With a new fire hall will come greater communication abilities, says Nanaimo’s fire chief.
Construction of the City of Nanaimo’s new Fire Station No. 1 will get underway Wednesday, July 29, with a groundbreaking ceremony.
Regional District of Nanaimo directors are being asked today, July 28, to approve $2 million borrowing on behalf of the City of Nanaimo, as per Municipal Finance Authority regulations, for the new fire station on Fitzwilliam Street. The project has an estimated price tag of $20 million and will see construction of a building that will house firefighting, emergency coordination, dispatch and fire command services.
Nanaimo Fire Rescue is scheduled to move into its new digs in September 2022 and fire Chief Karen Fry said the dispatch will comply with ‘next-generation’ 911 fire infrastructure upgrades required of fire departments nationwide by 2024.
Fry said the new communications centre will evolve from the current analog system to “all digital and internet protocol-based.”
“I think new technology in the 911 setting is really beneficial,” said Fry. “911’s really evolved since the early ’80s when it came to B.C. and this is the newest phase that will allow people opportunities to text a message to 911 or to send video messages to a 911 centre and to able to be located through in-call location if they are moving when they’re talking to 911 dispatchers.”
Fry also said that in-call location could benefit police.
“If you were perhaps, captured or captive and you were in a vehicle and you called 911, as you moved along, the police could ping your phone again and it would update your location … if I picked up my cellphone right now and dialed 911 it would give a pretty good proximity of where I am at the moment that I dialed the number,” said Fry.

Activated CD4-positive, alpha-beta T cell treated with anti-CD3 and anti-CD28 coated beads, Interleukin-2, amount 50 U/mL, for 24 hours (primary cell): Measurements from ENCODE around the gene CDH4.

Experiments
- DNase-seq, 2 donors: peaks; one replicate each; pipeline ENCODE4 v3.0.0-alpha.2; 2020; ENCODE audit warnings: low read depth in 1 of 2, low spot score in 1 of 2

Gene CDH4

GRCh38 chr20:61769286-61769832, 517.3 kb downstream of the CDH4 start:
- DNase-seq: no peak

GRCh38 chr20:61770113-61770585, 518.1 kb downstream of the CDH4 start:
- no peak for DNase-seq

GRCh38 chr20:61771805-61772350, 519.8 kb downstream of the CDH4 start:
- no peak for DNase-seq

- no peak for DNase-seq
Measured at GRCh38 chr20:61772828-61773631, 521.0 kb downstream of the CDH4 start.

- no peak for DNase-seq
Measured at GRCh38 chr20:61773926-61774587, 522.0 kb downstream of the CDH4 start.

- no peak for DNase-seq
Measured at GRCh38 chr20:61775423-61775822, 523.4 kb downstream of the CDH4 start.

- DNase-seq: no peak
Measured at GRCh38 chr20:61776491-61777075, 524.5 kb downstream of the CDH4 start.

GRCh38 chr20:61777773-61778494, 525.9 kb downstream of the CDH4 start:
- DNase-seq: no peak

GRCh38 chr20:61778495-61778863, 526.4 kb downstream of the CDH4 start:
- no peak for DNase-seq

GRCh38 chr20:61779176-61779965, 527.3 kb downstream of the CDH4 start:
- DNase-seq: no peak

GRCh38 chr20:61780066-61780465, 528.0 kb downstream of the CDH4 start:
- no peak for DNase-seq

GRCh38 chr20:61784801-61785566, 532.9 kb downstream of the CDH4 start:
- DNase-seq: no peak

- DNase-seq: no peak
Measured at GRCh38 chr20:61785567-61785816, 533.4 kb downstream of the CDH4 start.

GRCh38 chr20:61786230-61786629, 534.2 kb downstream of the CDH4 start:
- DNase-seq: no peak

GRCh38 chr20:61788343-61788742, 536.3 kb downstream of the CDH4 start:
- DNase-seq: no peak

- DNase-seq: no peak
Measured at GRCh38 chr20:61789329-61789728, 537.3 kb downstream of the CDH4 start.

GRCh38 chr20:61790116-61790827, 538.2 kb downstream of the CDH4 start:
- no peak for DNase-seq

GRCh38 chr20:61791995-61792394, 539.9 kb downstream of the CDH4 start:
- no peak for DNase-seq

However, Fry said if someone continued to run or drive, there currently isn’t the ability to find out where you’ve gone.
“In the future, one of those things is called in-call location update … and they will be able to say that car, person, or caller is now 500 metres north of this location, so that’s a good thing and they use that a lot for people that are lost or have been kidnapped or things potentially like Amber Alerts,” said Fry.
While the fire station is in Nanaimo city boundaries, the RDN could see some benefit, according to Ian Thorpe, Nanaimo councillor and RDN board chairman.
“Certainly the City of Nanaimo is part of the regional district and increased fire rescue services helps everybody,” said Thorpe. “It’s primarily in the City of Nanaimo for sure, but the overall level of service is going to improve.”
The communications centre’s coverage is from Shawnigan Lake/Lake Cowichan to Lantzville areas, said Fry, with 26 fire departments that the centre serves as dispatcher for.
Borrowing for the fire station is being planned in three phases, according to an RDN staff report, with $3.2 million previously borrowed in 2018.
According to Jeannie Bradburne, RDN director of finance, municipal borrowing legislation states that only regional districts may undertake debt, which is why the RDN is borrowing on the city’s behalf.